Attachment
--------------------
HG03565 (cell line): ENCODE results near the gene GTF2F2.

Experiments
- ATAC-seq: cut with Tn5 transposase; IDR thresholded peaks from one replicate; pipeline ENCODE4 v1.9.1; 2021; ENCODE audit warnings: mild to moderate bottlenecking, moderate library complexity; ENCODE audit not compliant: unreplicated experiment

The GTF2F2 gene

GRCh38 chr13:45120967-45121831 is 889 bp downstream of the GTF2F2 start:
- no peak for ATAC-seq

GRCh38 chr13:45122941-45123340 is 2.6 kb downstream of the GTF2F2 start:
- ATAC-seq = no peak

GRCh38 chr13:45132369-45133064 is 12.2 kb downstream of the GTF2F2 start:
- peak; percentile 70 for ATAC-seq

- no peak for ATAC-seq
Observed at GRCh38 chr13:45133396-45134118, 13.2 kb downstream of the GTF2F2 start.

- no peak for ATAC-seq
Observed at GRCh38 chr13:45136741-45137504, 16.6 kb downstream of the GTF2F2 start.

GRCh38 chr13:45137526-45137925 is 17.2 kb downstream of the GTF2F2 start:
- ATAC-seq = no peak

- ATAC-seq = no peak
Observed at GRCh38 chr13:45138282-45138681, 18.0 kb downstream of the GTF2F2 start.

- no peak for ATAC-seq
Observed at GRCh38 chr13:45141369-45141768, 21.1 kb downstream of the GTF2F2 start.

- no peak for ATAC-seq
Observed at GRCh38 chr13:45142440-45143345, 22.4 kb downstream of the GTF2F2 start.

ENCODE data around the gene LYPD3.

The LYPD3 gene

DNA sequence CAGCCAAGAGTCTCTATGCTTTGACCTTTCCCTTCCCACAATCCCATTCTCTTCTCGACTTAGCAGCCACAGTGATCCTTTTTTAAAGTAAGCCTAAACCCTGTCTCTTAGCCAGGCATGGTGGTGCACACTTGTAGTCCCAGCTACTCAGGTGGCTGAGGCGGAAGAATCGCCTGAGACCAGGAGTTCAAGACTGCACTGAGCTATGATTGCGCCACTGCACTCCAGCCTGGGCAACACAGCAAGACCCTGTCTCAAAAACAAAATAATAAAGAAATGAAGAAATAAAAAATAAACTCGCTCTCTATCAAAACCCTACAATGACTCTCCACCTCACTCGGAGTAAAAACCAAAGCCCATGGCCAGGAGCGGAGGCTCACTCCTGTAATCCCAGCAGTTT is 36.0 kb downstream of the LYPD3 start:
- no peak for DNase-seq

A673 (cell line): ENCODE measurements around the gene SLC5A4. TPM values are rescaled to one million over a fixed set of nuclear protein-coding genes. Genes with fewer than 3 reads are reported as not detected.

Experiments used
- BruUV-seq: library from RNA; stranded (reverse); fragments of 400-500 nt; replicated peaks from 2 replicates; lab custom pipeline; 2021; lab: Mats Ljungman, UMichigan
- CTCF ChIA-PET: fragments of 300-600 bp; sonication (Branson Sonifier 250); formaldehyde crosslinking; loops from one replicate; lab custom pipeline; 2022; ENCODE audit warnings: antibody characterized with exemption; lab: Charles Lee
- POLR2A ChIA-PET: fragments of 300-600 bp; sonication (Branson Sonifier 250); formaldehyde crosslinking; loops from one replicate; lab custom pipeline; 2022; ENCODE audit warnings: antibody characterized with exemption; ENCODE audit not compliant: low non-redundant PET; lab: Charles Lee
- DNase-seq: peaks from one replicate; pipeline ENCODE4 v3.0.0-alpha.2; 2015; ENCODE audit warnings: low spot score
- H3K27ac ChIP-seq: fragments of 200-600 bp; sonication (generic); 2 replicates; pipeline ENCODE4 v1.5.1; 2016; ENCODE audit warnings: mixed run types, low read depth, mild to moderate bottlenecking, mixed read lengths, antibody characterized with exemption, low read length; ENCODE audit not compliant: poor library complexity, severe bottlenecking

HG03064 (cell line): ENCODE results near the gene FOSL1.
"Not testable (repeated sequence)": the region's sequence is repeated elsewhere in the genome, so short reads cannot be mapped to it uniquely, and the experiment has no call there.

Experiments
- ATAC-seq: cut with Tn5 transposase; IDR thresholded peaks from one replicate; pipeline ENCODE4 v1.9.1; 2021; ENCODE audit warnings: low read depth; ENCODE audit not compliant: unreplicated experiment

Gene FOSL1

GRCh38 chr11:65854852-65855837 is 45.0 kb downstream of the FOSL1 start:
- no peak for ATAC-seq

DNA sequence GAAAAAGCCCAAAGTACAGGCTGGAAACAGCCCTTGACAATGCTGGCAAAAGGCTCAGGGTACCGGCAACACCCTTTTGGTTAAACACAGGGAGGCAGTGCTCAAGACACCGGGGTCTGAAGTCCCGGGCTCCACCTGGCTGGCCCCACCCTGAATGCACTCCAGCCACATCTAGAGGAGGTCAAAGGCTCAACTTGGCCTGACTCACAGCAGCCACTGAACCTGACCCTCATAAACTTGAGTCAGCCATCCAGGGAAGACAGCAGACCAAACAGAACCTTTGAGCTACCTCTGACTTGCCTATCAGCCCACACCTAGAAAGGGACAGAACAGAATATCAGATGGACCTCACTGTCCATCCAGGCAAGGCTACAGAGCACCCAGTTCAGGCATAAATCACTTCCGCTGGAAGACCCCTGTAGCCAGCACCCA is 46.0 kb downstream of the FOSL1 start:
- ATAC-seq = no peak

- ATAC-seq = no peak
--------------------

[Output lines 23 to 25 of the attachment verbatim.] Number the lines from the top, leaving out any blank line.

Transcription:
ENCODE data around the gene LYPD3.

The LYPD3 gene

DNA sequence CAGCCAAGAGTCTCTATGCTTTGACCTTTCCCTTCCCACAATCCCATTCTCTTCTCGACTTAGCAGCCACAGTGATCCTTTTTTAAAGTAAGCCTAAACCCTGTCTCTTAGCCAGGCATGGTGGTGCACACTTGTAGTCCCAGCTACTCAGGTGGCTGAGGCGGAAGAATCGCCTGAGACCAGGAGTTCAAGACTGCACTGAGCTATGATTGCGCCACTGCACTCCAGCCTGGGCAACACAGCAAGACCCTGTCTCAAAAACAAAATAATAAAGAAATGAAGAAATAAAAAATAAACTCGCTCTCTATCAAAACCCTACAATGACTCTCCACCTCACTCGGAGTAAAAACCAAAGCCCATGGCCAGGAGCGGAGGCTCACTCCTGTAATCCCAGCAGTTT is 36.0 kb downstream of the LYPD3 start: